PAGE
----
Wednesday, February 24, 2016

Neither Scientific Realism nor Skepticism but Fictionalism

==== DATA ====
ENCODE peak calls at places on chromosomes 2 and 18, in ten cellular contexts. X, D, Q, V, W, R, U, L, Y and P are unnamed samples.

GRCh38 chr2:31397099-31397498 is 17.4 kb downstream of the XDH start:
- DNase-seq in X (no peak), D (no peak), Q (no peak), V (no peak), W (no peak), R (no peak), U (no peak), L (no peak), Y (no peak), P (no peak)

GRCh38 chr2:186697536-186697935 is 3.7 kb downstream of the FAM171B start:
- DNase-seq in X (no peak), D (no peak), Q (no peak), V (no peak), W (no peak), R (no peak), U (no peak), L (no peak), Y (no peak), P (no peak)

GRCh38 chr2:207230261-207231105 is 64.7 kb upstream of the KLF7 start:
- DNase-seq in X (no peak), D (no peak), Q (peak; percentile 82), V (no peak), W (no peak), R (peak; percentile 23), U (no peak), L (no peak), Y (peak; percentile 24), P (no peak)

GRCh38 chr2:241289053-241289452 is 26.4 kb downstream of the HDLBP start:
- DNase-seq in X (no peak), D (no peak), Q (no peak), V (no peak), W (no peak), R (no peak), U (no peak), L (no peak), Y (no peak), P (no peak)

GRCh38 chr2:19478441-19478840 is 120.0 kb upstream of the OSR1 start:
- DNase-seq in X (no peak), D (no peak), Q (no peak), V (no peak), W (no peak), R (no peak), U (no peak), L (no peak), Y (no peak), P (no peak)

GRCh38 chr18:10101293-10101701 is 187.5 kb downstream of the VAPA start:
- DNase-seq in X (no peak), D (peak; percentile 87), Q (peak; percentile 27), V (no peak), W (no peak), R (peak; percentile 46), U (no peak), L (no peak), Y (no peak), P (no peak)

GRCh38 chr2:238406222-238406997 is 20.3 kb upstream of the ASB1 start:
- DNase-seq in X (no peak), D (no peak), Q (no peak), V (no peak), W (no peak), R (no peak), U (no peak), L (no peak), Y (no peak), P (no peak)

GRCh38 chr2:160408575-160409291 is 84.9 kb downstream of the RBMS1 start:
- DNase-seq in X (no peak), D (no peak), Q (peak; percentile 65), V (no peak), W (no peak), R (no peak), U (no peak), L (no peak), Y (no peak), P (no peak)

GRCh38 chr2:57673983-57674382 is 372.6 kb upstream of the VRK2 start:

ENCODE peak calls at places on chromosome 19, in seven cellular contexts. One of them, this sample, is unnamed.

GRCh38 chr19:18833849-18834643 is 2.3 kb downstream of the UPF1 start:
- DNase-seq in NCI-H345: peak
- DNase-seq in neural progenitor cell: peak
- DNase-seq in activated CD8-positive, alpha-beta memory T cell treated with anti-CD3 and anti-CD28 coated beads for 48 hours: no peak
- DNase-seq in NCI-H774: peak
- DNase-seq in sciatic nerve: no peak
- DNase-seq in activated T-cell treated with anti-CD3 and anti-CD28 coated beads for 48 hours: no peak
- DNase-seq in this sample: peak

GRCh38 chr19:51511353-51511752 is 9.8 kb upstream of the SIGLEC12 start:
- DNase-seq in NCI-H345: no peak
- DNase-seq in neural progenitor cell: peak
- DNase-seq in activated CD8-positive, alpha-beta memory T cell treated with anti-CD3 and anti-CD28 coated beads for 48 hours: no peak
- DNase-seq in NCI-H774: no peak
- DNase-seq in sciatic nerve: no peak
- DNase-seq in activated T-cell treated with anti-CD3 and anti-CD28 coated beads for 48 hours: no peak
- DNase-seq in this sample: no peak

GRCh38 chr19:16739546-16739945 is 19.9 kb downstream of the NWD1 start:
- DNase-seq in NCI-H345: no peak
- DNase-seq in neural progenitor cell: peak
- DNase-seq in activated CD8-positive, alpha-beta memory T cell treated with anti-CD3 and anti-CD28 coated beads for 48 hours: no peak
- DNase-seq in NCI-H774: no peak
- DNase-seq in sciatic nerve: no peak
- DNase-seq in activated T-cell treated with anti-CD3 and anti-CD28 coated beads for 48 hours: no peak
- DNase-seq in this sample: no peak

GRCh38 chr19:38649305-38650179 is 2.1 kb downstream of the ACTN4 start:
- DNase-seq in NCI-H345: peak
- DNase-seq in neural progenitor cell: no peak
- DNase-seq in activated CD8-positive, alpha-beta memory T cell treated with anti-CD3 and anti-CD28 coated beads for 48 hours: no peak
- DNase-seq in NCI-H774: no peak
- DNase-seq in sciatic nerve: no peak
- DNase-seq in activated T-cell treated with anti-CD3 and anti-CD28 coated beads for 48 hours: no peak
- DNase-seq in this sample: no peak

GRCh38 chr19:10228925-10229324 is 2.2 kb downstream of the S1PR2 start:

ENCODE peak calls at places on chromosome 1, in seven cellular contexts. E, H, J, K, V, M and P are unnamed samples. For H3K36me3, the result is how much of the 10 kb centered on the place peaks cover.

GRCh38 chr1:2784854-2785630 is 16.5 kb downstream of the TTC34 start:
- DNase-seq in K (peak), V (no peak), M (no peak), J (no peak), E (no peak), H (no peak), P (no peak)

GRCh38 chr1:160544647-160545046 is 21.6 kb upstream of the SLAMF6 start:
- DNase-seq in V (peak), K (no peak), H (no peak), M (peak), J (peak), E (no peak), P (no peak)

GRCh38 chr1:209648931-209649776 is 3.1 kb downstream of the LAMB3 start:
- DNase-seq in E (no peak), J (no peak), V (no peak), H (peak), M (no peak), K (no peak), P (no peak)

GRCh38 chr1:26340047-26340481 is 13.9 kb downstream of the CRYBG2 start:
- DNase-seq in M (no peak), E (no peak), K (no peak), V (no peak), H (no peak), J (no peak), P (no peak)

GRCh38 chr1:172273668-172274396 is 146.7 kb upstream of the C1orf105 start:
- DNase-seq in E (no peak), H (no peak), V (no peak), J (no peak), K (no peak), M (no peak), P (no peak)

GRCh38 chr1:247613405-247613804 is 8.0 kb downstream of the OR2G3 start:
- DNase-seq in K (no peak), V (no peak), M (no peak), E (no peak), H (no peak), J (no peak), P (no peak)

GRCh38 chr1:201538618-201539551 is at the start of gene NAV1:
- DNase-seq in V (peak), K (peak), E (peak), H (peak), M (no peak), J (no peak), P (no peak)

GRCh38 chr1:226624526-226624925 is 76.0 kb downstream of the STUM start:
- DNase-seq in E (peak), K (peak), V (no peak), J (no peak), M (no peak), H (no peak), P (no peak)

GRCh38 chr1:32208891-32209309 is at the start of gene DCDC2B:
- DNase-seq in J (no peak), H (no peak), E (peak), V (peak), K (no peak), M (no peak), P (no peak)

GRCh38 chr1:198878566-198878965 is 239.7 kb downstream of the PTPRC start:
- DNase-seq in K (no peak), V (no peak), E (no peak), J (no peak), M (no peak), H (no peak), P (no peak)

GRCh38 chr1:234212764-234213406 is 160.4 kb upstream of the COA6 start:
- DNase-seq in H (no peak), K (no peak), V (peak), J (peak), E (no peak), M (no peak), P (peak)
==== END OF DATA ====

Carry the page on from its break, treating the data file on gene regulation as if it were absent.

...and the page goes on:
This blog entry is inspired by Jay L. Garfield's 1990 essay "Epoche and Sunyata:  Skepticism East and West" Philosophy East and West, 40:3, 285-307.  I have always been attracted to skepticism, however based on my studies in aesthetics over the last forty years I find I have some serious reservation about skepticism as presented at least by Garfield and perhaps also as presented by his hero Nagarjuna although I know too little about Nagarjuna to be able to say anything definite there.  I am all for philosophical therapy as a way of curing us of "cognitive and emotional ills born of extreme metaphysical, moral, or epistemological positions," however I suspect that another type of philosophical therapy is needed to cure us of the extremes of skepticism advocated by Garfield.  Garfield wants to avoid the title of "extreme" by situating his skepticism between nihilism and scientific realism exemplified by the position of Jerry Fodor.  I don't think that anyone is seriously a nihilist insofar as no-one really rejects all values.  So I think that extremes are extreme skepticism on the one hand a and scientific realism on the other.  I prefer extreme skepticism to this form of scientific realism, but think a much more plausible position would be in-between the two.  We can call this pragmatism, but for now I will call the position I want to advocate "fictionalism."  The term "fictionalism" has been used in the past and there may be an affinity between my version and these others, but I will not explore this here.  Let's make the point in a short way first. Where skeptics, including for example Wittgenstein, Nagarunga, and Garfield reject essences and causal powers, I accept these sorts of things as quasi-real.  They are certainly real in experience.  But they are not just subjective things:  they also have a reality that extends beyond the subjective.  For example, they can be found in what John Dewey calls the "situation."